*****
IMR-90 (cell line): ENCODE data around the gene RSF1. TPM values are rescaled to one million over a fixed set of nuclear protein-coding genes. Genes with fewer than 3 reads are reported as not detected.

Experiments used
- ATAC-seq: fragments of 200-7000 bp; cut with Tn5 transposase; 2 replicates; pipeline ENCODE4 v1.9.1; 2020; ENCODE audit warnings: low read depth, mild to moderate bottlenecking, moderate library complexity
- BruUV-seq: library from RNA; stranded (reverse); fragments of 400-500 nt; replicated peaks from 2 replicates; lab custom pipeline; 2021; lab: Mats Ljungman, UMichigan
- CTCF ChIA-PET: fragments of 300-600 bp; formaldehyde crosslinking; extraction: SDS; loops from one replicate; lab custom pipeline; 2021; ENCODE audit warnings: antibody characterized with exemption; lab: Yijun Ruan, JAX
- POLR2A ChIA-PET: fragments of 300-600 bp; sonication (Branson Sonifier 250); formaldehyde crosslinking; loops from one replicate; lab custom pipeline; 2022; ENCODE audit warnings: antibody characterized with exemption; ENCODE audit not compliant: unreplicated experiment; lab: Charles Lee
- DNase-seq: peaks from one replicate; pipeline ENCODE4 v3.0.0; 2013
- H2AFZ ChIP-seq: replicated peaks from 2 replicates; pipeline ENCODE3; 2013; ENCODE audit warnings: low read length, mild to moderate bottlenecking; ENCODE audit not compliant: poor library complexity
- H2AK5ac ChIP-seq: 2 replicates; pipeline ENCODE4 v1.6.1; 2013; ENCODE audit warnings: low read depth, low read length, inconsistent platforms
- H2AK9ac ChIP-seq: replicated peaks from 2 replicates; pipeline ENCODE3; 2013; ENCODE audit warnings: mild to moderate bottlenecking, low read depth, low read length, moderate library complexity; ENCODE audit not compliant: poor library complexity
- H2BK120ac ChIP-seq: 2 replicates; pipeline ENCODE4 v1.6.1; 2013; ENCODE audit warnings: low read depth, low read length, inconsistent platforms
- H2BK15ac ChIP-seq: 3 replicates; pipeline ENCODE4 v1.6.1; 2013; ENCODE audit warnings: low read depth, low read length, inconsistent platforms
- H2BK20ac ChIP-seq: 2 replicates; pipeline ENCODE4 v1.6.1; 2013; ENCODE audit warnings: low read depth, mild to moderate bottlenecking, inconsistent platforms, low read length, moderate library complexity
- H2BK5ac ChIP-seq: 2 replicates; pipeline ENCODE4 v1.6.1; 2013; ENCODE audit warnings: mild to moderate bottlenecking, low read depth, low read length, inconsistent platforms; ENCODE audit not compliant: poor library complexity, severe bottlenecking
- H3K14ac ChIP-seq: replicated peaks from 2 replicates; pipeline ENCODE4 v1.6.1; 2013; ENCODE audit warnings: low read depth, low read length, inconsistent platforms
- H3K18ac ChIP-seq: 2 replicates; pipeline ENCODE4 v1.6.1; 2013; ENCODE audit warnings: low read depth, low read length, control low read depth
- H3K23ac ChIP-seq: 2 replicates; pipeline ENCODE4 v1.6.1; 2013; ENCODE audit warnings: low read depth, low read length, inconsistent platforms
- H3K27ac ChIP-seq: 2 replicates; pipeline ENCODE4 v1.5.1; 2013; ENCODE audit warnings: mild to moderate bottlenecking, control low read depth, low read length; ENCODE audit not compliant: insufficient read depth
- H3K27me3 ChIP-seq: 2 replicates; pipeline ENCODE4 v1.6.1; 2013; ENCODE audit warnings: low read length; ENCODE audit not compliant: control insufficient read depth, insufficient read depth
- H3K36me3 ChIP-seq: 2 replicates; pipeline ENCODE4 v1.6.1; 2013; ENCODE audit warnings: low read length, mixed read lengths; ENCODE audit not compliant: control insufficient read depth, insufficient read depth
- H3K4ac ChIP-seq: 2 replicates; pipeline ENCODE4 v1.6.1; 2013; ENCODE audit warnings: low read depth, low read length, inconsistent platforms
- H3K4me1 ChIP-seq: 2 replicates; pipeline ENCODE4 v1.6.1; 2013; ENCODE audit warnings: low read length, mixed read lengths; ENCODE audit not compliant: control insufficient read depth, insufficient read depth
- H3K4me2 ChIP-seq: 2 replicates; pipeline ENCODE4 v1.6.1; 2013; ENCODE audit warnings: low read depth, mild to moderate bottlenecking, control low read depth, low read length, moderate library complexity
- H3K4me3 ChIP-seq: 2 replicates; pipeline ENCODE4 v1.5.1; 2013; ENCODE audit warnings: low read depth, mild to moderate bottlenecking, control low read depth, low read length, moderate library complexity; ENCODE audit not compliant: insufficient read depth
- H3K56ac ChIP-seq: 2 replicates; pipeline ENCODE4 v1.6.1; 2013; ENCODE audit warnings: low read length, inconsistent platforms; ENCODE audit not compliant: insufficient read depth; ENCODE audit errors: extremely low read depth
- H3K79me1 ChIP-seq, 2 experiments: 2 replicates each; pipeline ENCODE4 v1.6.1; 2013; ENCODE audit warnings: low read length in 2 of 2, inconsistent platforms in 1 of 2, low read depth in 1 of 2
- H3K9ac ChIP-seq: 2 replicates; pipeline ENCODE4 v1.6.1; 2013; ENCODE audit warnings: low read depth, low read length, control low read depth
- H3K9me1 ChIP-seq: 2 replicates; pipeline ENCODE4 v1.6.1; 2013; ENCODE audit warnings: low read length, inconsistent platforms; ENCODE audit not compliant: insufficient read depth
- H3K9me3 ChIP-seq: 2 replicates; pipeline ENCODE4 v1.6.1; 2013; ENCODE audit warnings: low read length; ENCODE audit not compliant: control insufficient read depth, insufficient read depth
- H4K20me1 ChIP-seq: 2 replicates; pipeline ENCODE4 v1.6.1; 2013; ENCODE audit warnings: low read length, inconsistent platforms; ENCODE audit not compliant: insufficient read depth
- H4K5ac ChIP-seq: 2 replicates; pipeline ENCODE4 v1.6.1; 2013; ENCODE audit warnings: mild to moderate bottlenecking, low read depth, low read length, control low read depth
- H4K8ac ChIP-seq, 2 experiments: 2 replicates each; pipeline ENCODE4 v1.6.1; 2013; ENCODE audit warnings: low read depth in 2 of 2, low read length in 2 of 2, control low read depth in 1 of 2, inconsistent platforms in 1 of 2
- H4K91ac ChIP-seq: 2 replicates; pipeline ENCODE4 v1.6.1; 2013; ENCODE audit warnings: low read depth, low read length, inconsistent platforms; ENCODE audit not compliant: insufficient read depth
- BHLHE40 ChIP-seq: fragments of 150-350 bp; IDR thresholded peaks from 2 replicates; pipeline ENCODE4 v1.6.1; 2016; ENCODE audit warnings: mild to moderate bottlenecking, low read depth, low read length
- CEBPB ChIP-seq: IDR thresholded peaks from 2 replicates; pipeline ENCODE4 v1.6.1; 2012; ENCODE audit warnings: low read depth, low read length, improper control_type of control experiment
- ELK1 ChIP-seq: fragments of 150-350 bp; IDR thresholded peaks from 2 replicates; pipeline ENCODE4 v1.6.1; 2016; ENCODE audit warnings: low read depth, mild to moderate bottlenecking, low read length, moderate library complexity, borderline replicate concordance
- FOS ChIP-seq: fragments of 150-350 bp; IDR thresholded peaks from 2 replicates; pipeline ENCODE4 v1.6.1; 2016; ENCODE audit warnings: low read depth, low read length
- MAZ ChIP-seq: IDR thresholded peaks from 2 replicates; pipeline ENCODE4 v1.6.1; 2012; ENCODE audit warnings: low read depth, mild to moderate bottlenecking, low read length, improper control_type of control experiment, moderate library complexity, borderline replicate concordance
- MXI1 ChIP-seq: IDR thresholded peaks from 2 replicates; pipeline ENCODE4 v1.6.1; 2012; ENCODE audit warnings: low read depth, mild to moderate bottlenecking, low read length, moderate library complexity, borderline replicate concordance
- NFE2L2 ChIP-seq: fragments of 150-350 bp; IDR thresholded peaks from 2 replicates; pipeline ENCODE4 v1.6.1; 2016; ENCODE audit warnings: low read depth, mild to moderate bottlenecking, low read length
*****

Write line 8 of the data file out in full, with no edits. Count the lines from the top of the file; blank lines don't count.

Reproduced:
- H2AFZ ChIP-seq: replicated peaks from 2 replicates; pipeline ENCODE3; 2013; ENCODE audit warnings: low read length, mild to moderate bottlenecking; ENCODE audit not compliant: poor library complexity